Coast Salish Weaving. Image Source: Museum of Anthropology

The Role of Women in Indigenous Governance, Leadership and Well-Being

November 15, 2019

I invite all readers to resist the urge to compare or validate any Indigenous knowledge systems with Western or Colonial knowledge systems. I invite readers who may be less familiar with any Indigenous peoples, cultures or teachings, to utilize the cultural agility required to look beyond your frame of reference and mental models and worldviews.  Where appropriate, we are here to honour their distinctness and acknowledge the areas where they may have confluence or alignment. A new perspective of knowledge in the area of Economic Reconciliation.

This paradigm shift is not without its challenges; Indigenous people are faced with the polarity of Indigenous and non-Indigenous worldviews every day of their lives and for many generations, the inequity and lack of acceptance of Indigenous knowledge systems as valid or true within the dominant society, and the complexity faced by Indigenous people to decolonize themselves, their own families, organizations, communities and Nations after generations of forced federalism, colonialism, and cultural genocide.

The ongoing oppression to realize Indigenous knowledge systems are equal or potentially more valuable than the current systems is a tragedy and opportunity lost. I wondering if it is because they are entrenched in values, spirituality, place and holistic in nature? Misunderstood for these reasons? Because one cannot qualify or quantify these things? Because it is seen as inferior, less than or not real?

Many questions arise as Indigenous people journey toward self-determination: Why do Indigenous people continue to perpetuate colonial systems and structures within our families and communities? If women were traditionally revered as leaders, why are Indigenous people not honouring this teaching? Is it possible to take ancestral philosophies and principles and apply them into a modern context? How can Indigenous people honour ancestral laws in contemporary governance systems? Can Indigenous people incorporate cultural teachings into policy and practice?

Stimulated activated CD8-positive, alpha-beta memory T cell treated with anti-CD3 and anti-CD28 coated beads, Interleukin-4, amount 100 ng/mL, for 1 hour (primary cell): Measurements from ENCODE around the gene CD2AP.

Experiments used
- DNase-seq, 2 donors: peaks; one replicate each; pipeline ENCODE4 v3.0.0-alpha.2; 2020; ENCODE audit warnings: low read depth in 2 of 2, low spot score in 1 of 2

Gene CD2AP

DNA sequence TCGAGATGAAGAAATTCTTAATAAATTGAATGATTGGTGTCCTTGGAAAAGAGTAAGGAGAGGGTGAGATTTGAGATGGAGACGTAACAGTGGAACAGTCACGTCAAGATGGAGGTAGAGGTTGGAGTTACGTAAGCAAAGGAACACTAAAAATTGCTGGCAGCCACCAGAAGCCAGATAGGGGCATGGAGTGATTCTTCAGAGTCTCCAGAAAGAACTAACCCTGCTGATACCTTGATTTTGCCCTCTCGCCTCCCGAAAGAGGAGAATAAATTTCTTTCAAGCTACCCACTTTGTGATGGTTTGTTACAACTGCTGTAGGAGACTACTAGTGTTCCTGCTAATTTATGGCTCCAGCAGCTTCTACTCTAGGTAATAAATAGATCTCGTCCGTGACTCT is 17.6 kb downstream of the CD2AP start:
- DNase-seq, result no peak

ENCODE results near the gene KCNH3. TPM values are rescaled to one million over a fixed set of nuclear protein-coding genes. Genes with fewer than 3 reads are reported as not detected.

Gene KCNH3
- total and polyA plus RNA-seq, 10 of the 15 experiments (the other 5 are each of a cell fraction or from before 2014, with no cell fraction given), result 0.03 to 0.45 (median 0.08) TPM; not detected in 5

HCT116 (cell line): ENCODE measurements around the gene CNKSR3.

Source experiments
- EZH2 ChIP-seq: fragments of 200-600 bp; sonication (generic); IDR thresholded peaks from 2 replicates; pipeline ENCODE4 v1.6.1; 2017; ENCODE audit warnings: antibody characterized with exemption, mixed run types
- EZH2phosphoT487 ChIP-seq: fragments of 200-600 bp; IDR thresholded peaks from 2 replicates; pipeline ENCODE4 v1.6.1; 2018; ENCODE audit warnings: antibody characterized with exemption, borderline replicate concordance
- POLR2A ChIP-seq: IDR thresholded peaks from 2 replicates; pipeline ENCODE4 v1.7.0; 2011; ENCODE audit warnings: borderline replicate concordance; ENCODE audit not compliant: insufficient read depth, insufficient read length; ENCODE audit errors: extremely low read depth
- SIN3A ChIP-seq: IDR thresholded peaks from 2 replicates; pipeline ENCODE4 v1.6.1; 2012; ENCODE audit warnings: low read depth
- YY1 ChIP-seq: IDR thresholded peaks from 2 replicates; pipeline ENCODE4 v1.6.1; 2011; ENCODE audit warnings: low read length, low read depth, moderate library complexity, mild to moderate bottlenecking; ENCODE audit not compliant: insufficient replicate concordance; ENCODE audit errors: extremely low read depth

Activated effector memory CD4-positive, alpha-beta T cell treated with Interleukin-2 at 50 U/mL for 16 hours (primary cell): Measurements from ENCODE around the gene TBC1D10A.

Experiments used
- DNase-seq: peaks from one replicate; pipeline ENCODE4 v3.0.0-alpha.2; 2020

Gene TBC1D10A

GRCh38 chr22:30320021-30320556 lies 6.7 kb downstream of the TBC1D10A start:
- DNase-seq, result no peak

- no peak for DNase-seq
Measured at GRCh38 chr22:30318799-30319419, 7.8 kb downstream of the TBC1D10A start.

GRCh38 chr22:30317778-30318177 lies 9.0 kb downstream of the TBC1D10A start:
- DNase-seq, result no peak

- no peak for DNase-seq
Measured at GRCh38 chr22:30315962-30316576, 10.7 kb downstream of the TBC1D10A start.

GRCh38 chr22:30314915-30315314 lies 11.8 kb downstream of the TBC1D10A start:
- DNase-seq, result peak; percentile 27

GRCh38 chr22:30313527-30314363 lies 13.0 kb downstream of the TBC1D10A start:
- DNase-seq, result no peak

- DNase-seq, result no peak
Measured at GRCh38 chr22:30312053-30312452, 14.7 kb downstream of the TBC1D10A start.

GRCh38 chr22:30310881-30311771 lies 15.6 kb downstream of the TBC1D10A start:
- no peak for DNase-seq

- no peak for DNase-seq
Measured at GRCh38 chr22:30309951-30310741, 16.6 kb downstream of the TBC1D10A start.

My work is inspired by the belief in the possibility of Economic Reconciliation through honouring ancestral teachings and bringing well-being to our children and families by raising our women back up to their full strength.

Systems change requires capacity development, thus understanding the eco-system, and developing a framework for both Indigenous Nations and Non-Indigenous entities to find their footing in a new system of thinking of Economics through Reconciliation.

The renewal and regeneration of original ancestral teachings of Indigenous peoples, Nations and Communities in leadership and governance are critical for achieving wellness, self-determination, and sustainable futures for their children and families.

Women were the leaders in Communities and influenced Nation building. They are the mothers, wives, grandmothers, sisters, and aunts. As life-bringers to humanity, there sacredness was not lost to our people.  Their greatness comes from this creation and a place of leadership from the space of being the life giver of each generation born into the Communities and Nations.  Women lead from a space of from their very breathe, which encapsulates compassion, forgiveness, awareness, empathy, strength, resilience, pain, sacrifice, tears, joy, love, giving, and so much more.

They influenced so many things in our Families and Communities: governance, leadership, decision making, child rearing, language, balance, well-being, sustenance, teaching, etc. They didn’t do it alone, they had their male counterparts alongside them throughout the generations, to hunt, fish, gather, create, make, protect, and provide the other half of the foundation of their lives, alongside the multi-generations in each family. A Community is not a Community without Women nor Men, nor Children or Elders. It is the whole of it that makes it so, through their connection to land through language, spirituality, and culture.

Values were the basis of stories, songs, dances, teachings, etc. The core of our people is from these values and the women embodied these values every day.  Thus, Economic Reconciliation is in the heart of these women, rebuilding our Families, Communities and Nations for a new way of being. I can only pray that their vision is derived from the young and their knowing of what they want their future to be.